Into half an ant-infested sweetmeat-

Inside a ruined little temple,

With only the sighing wind

And sparrows playing hide-and-seek

Through the brick-toothed cracks

For company.

I leave plenty of daylight

Between him and myself.

Itís not politic to cross a god.

Squatters warm around tyre-fires

And speak in awe-husband tones,

Of how there are never any accidents

On that stretch of road (Well, seldom ever),

How women can walk unharmed

Even at the dead of night,

No ferments of race or caste,

In fact, trouble steers clear

In that tiny community

Through which the road twists.

Having lost my faith

On a long ago cold wet day

Of sad-eyed doctors

Stone-eyed corpses,

I still somehow find the idea

Of a mindful watchdog

Handicapped, undemanding,

Yet trying his best

To maintain a semblance of order

In an alien world,

Strangely comforting.
ON LEAVING COLLEGE by  Acushla R. Narayanan

A drop of mercury

Sinks into the heart of the river

And is carried by an innocent current

Around it everything changes

Forests to cities to farmlands to deltas

And it learns to wean its way out of fields

And crevices and beaks and claws

And thermometers

It sees a bull-frog on a lotus leaf

Big, beady eyes and dark green skin

They swim together for a while

And the memory sticks unlike any tangible thing

The lion gazes at his reflection

And notices the little bead as it passes through his eye

Intrigued for a second

And life goes on

Until the ocean is just a few shells away.
THE OLD BOYSí SILVER JUBILEE REUNION  by  Gopi Krishnan Kottoor

So, you came all the way from Silicon Valley

Just to attend this? See our greying crony there

How much the classic absent minded professor

Of the English movies he has become

Forgetting our names, our faces, his own home town

Making sad efforts to remember

The bylanes of yesteryears. Ah, Alex, baldy

Big shot in the International Academy of Pure Sciences

I still remember your thickly sprung coiled jet of hair

As you wept in the class dunce corner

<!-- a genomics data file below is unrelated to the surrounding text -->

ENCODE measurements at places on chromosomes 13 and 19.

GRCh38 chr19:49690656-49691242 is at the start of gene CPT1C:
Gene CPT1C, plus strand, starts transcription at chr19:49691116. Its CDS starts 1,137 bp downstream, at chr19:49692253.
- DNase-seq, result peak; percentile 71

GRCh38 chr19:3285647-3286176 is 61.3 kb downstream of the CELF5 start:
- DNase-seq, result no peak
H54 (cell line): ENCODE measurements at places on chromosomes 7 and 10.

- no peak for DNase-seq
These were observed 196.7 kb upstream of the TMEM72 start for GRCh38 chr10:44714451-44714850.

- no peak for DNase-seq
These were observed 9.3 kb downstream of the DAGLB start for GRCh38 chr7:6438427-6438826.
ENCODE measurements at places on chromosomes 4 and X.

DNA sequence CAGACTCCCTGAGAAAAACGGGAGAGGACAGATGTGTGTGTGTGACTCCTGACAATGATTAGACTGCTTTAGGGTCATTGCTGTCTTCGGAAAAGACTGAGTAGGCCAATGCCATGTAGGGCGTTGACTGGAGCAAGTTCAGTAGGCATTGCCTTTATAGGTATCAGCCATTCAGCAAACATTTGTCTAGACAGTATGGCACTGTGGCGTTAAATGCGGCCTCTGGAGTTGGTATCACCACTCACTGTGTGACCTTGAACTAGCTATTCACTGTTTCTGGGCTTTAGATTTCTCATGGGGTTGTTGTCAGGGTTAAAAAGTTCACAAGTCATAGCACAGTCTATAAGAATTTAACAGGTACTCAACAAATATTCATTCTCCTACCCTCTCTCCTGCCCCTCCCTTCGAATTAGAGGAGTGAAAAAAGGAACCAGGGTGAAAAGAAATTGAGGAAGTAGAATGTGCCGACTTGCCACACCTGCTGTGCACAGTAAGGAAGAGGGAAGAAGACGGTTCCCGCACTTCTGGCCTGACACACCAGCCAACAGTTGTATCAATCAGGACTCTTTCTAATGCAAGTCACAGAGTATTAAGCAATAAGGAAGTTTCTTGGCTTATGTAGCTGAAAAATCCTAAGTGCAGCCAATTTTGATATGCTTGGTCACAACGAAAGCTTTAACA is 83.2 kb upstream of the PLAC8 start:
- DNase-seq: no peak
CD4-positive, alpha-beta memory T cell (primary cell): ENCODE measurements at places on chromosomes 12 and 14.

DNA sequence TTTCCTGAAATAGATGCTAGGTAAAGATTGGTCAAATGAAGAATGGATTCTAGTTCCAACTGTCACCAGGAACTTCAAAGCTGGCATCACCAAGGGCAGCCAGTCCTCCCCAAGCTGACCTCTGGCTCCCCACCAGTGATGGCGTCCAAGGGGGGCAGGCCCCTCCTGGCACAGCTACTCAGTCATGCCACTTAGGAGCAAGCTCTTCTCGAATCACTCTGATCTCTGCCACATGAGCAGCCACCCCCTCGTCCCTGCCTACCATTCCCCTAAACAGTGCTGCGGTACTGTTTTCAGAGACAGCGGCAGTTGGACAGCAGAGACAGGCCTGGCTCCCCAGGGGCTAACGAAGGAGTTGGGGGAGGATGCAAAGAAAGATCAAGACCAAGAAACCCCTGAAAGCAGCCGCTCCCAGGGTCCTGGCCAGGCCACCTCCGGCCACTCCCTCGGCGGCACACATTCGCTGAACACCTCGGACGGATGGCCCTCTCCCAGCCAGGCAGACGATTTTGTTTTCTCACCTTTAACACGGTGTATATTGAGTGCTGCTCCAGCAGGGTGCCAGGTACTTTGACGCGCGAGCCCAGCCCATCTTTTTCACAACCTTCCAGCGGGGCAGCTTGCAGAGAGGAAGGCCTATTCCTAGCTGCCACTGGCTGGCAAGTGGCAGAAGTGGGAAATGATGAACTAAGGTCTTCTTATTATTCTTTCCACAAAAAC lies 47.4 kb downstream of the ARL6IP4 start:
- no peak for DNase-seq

Punished for your diarrhoea flowing down nay blue knickers

In History class and we called it

The Great Plague. Hello, old pal shaking hands with me

You were our squirrel. You sneaked that to the Principal

Got us all flogged in the assembly sun. We christened you again.

Judas.

The name stuck. Those were the days.

Those were he days, friends,

When our little sticks used to sniff up every passing girl

Stiffening like red needles in hot valves

Tuning into faintest beeps

Of smiling pig-tailed stations. Remember Jube

Hit by a military truck, thrown into NDE

And calling himself God? Handsome David

Whose sister threw acid all over his face

Ďcos he blew up her lover story? Where is he now?

Gone. Disappeared with his disfigured face like a sad river

Leaving just a wasted bed of dry sand.

Well, cheers.

Beer turns topaz in gleaned ice

Held together in cold comfort.

Now, in spite of his busy schedule, our handsome Rector too

Is amongst us, off his priestly overalls

Sipping bloody Mary, staring at the 3D wall poster

Lighting Cindy Crawford in the nude. Rev. Sir, boys will be

Boys.

Together again, those left of us, huddled together in coloured

Wreath

This dead of night

(As stranger-time still wears us like loose rings

In raining fingers of hawking clouds)

We stab a little harder into leftover chicken steak

Standing upright never quite mentioning

Our bright little pricks turned to hurt greying cocks

Dangling inside torn over-wrung briefs

As burnt wires in long dead homes.